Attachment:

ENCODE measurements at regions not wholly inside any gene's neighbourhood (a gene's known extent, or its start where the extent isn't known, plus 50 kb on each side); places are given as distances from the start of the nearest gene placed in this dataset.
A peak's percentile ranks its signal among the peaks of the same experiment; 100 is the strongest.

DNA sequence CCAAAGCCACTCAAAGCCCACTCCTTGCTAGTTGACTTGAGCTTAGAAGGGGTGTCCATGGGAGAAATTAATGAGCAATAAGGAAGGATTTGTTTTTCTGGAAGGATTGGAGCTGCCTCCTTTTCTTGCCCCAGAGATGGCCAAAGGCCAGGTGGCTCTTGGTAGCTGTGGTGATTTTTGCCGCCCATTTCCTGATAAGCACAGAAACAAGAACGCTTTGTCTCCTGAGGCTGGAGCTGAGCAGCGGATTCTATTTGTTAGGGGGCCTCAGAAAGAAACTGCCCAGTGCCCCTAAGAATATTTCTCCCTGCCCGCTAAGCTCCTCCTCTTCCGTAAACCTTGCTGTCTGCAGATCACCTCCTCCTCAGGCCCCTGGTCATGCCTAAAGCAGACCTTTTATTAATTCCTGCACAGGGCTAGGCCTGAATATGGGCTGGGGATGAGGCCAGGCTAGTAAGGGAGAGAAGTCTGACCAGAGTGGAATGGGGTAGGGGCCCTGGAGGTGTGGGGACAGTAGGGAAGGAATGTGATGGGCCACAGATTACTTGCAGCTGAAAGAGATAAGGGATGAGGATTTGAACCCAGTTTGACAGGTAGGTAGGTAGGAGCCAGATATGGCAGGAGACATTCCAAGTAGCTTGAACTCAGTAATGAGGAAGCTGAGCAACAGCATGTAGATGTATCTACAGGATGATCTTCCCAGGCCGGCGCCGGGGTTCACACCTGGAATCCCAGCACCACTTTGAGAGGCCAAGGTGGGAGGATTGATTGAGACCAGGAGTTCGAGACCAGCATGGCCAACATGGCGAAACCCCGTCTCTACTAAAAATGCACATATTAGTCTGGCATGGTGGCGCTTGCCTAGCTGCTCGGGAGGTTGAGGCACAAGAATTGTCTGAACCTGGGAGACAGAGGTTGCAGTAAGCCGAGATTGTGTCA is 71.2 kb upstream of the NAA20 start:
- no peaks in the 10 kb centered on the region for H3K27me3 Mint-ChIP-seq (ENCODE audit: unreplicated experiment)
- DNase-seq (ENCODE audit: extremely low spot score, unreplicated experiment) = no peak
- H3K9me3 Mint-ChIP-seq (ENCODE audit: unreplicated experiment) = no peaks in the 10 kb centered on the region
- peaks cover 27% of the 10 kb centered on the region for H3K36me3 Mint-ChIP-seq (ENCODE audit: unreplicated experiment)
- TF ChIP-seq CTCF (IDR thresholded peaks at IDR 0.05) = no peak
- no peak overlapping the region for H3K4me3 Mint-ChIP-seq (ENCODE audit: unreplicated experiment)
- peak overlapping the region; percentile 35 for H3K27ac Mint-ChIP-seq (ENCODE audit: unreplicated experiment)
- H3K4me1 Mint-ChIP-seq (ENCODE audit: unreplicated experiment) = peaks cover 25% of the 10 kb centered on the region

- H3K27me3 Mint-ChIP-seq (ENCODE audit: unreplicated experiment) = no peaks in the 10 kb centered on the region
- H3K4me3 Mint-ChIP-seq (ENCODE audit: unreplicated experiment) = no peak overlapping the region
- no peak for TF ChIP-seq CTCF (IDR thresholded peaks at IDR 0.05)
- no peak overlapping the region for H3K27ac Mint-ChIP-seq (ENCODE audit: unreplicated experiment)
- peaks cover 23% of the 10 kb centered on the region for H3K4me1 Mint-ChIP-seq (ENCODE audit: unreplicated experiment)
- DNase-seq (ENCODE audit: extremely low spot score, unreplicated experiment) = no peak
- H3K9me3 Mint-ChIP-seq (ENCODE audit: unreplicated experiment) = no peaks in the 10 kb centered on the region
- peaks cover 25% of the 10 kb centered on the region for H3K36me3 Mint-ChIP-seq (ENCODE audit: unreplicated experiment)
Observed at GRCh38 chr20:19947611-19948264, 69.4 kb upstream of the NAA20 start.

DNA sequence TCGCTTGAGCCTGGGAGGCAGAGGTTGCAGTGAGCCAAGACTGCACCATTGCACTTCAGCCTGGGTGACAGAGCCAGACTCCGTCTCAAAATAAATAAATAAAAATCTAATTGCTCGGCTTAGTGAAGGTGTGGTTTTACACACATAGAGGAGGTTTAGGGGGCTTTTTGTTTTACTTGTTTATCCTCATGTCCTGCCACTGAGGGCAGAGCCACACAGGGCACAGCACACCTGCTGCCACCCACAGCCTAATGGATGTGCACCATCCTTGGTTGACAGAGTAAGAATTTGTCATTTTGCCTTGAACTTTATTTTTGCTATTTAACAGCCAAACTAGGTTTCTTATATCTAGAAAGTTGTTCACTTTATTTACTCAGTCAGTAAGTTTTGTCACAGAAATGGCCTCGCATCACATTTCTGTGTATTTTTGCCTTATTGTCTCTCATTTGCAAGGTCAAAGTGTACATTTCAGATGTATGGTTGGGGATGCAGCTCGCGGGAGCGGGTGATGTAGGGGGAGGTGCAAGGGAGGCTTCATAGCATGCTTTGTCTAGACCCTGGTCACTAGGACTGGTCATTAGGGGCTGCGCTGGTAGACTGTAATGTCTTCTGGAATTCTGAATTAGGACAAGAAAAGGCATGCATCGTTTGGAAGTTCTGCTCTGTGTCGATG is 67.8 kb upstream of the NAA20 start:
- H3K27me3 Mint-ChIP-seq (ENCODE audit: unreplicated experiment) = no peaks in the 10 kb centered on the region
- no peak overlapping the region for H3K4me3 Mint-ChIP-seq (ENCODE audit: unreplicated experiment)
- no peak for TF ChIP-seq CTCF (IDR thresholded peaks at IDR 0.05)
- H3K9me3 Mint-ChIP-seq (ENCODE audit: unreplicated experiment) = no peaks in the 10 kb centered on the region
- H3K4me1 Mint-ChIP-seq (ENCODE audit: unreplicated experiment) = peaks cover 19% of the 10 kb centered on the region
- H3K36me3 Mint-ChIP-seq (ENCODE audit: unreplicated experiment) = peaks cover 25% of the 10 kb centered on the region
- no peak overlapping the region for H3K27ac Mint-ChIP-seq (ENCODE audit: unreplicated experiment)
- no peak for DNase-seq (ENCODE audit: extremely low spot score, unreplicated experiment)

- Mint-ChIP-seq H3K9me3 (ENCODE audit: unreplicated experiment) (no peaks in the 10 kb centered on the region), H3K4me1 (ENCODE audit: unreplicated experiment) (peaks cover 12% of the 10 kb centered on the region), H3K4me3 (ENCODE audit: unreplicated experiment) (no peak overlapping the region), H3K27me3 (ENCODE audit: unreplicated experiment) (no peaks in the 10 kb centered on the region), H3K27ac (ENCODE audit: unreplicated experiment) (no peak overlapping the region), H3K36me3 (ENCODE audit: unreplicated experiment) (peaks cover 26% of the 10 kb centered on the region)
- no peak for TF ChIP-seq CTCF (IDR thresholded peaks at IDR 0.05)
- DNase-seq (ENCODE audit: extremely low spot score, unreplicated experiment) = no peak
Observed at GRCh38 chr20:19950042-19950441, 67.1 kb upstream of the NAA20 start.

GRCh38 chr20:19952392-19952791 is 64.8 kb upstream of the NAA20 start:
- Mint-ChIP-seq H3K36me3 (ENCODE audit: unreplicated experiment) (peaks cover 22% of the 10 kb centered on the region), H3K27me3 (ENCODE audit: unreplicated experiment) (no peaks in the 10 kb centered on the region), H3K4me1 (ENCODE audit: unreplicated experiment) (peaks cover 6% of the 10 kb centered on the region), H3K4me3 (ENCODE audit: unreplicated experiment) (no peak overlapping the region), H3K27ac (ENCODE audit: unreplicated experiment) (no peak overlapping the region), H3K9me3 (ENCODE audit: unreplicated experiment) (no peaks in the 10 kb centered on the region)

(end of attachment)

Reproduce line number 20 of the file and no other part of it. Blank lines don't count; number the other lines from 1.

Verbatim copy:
Observed at GRCh38 chr20:19947611-19948264, 69.4 kb upstream of the NAA20 start.